AMD is looking to start the year off with a bang, and there’s no better way to do it than with the launch of its new Ryzen 6000 CPUs at CES 2022.
Let’s cut straight to the details: The Ryzen 6000 laptop chips are build on AMD’s updated Zen3+ architecture made using TSMC’s 6nm process, along with new some mobile RDNA 2-based graphics. The new Ryzen lineup promises some noteworthy performance gains — AMD claims its top-of-the-line Ryzen 9 6980HX and 6980HS chips can hit clock speeds of 5GHz, in addition to a 1.3x boost in overall CPU processing and an even bigger 2x gain in graphics performance.
AMD also claims the Ryzen 6000 chips are significantly more power-efficient than their predecessors. New power management and adaptive power control features could deliver up to 24 hours of battery life in certain configs. But it should be noted that AMD’s battery life figures are derived based on local video playback times (no wifi), so real-world numbers will almost certainly be a bit shorter.
The Zen3+ platform supports up to 8 processor cores, along with 50 new or improved power management features, new deep sleep states, and more. Compared to a previous-gen Ryzen 7 5800U CPU, the new Ryzen 7 6800U CPU promises up to 1.28x better multi-threaded performance, or up to 1.11x better single-threaded performance, while consuming between 15% to 40% less power when handling tasks like video calls, streaming video, or general web browsing.
Combined with AMD’s RNDA 2-based graphics, the company says it has created the industry’s first APU to support hardware-accelerated ray tracing, and the new Ryzen 6000 APUs should get up to 1.5x more memory bandwidth and double the amount of L2 cache.
For gaming, this added performance translates into much higher frame rates across a wide range of games, including as much as 2x better performance in Cyberpunk 2077 (at 1080p low) and CS:GO (at 1080p ultra) using the new Ryzen 7 6800U CPU compared to a previous-gen Ryzen 7 5800U chip.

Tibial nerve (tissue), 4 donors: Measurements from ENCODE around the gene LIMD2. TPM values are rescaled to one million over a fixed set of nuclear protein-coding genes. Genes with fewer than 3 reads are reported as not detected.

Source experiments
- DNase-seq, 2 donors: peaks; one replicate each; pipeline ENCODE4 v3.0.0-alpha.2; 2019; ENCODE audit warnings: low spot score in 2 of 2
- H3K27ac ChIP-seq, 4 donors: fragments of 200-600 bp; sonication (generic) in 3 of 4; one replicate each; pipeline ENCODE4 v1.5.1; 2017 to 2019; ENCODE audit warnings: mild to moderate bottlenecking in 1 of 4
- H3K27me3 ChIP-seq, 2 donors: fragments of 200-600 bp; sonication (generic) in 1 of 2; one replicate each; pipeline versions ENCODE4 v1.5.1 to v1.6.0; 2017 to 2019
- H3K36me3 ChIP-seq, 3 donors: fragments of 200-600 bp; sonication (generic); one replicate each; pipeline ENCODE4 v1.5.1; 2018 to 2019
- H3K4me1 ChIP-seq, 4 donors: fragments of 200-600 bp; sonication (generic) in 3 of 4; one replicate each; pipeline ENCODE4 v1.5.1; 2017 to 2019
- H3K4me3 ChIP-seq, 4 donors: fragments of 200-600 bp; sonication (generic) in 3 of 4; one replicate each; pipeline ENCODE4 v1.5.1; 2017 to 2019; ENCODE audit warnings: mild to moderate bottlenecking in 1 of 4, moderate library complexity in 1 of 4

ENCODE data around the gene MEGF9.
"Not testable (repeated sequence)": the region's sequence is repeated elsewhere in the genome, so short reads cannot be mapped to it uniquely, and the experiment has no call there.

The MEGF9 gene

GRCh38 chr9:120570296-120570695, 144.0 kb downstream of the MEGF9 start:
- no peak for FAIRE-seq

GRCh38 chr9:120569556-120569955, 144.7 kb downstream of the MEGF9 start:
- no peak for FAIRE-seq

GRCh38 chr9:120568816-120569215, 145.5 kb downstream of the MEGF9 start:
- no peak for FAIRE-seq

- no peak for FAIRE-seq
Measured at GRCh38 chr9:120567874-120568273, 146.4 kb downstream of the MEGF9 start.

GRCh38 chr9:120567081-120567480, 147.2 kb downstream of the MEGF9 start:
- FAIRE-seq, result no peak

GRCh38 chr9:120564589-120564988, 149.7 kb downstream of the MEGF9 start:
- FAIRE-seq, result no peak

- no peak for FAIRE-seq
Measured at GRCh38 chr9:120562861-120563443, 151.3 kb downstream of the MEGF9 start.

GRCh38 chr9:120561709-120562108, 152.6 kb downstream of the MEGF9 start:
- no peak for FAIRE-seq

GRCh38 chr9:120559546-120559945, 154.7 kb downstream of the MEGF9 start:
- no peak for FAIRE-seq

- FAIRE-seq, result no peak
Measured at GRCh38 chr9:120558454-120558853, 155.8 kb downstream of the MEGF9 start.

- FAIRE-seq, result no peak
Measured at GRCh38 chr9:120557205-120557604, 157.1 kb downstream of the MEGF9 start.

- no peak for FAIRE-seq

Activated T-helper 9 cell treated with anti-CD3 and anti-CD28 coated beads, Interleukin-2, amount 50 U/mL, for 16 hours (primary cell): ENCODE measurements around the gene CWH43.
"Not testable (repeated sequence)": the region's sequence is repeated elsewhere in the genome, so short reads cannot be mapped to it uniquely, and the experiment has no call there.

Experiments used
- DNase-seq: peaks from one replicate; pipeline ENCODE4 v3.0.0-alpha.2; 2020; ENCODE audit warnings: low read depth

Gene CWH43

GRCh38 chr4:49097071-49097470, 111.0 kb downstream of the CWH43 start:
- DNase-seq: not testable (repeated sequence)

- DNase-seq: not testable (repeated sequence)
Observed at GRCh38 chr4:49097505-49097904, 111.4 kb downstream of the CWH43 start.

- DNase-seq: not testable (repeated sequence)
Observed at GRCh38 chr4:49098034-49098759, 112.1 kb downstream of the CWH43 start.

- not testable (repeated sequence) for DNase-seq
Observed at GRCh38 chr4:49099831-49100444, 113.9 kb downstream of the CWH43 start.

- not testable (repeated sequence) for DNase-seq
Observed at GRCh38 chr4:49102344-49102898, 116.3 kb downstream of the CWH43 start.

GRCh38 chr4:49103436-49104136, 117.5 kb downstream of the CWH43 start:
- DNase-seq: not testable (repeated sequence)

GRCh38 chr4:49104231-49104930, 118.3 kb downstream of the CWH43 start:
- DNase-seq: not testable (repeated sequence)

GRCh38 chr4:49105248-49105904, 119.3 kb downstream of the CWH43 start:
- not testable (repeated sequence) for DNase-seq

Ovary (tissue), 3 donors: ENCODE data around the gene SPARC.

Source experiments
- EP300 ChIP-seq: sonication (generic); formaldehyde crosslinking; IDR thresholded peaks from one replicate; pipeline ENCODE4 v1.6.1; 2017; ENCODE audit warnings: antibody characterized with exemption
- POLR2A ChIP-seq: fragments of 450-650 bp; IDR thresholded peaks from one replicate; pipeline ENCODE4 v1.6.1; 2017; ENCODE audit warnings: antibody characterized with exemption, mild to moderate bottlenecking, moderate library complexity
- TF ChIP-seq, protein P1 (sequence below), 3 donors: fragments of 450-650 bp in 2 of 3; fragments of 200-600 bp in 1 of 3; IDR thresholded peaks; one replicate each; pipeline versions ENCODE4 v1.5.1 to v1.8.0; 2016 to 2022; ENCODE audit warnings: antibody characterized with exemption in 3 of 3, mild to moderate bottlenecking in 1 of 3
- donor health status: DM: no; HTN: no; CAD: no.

These aren’t earth-shattering figures compared to systems with discrete GPUs, but AMD is aiming for its Ryzen 6000 chips to make laptop gaming better and more accessible, especially for folks who might not be able to afford a laptop with discrete graphics.
The new chips also come with support for a number of next-gen standards including USB 4, DDR5 RAM, Wi-Fi 6E, HDMI 2.1, and more.
Systems based on AMD’s new Ryzen 6000 CPU are expected to go on sale starting as soon as February, but we’re waiting to see which laptops are on the horizon.
Aside from its Ryzen 6000 launch, AMD also announced its first gaming CPU to feature its 3D stacking architecture. Slated to go on sale sometime later this spring (with the AM4 socket), the Ryzen 7 5800X3D offers 8 cores, 16 threads, 64MB of AMD 3D V-Cache, and a clock speed that can boost up to 4.5 GHz (with a 3.4Ghz base clock).
AMD says its new tech means the 5800X3D can deliver 1.24x better performance in Far Cry 6 (at 1080p high) compared to the Ryzen 9 5900X, though gains may vary quite a bit based on the title, as some games don’t benefit as much from AMD’s 3D V-Cache as others.
Then there’s perhaps the most interesting announcement: AMD said its new 5nm Zen 4 CPUs are arriving sometime in 2022. While it’s a bit too early to talk specific benchmarks or performance figures, during its keynote presentation at CES 2022, AMD showed a new Zen 4 CPU playing Halo Infinite, so that’s something to look forward to. Looking even further out, AMD announced its new AM5 socket, which will offer support for both PCIe Gen 5 and DDR5.
If AMD’s new chips and its upcoming Zen 4 architecture can live up to expectations, AMD is going to continue to put up a good fight against Intel. Intel is rumoured to be launching its 12th-gen laptop chips at CES, so competition is pretty fierce for anyone looking to buy a new laptop later this year.
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